In bacterial genomes with multiple chromosomes, smaller, secondary chromosomes evolve more rapidly. Intra-genome variation in the rates and spectra of mutations could provide a mechanism by which selection acts on genome organization to influence both the origin of genetic variation as well as its fate. We use mutation-accumulation experiments (MA) paired with whole-genome-sequencing (WGS) to capture the mutational process of various bacterial species with unprecedented resolution. We are exploring the root causes of this variation as it may bear on variation in genome stability in all organisms.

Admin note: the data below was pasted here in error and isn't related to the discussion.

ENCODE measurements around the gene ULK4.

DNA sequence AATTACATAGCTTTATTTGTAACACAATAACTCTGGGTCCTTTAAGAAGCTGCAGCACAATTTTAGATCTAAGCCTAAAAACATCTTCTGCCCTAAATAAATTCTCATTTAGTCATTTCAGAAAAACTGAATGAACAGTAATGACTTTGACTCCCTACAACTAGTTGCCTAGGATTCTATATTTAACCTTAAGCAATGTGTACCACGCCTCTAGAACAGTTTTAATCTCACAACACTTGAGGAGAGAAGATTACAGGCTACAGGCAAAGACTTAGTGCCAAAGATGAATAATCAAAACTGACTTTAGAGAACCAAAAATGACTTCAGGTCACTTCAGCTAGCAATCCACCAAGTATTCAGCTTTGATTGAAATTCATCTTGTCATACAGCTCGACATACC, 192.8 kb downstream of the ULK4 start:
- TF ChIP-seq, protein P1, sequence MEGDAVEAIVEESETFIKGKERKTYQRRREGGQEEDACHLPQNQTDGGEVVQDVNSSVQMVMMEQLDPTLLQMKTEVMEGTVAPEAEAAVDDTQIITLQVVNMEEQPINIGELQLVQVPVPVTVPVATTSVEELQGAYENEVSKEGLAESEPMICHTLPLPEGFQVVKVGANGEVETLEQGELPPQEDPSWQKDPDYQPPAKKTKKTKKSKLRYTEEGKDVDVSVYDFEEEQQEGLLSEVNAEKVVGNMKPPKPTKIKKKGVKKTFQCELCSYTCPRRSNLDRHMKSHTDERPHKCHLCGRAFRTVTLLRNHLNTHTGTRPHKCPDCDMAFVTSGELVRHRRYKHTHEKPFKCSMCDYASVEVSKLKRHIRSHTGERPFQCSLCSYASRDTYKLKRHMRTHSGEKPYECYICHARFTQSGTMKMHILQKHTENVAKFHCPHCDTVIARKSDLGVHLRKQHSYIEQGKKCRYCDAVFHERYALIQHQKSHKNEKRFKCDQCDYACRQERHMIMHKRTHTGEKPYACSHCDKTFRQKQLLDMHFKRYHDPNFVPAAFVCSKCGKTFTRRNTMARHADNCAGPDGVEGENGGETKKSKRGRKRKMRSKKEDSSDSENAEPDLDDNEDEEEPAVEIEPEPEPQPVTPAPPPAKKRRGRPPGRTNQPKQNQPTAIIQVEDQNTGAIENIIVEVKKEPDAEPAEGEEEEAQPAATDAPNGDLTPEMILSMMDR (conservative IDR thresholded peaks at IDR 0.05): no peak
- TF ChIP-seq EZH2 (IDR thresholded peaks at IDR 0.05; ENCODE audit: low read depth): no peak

Interested? Check out the following publications:

  1. Cooper, V.S., S. Vohr, S. Wrocklage, and P.J. Hatcher. Why Genes Evolve Faster on Secondary Chromosomes in Bacteria. PLoS Computational Biology, 2010
  2. Flynn, K.M., S.H. Vohr, P.J. Hatcher, Cooper, V.S. Evolutionary Rates and Gene Dispensability Associate with Replication Timing in the Archaeon Sulfolobus islandicus. Genome Biology and Evolution, 2010
  3. Dillon, M.M., Sung, W., Lynch, M., Cooper, V.S. The Rate and Molecular Spectrum of Spontaneous Mutations in the GC-Rich Multichromosome Genome of Burkholderia cenocepacia. Genetics, 2015
  4. Dillon, M.M., Sung, W., Sebra, R., Lynch, M., Cooper, V.S. Genome-Wide Biases in the Rate and Molecular Spectrum of Spontaneous Mutations in Vibrio cholerae and Vibrio fischeri. MBE 2016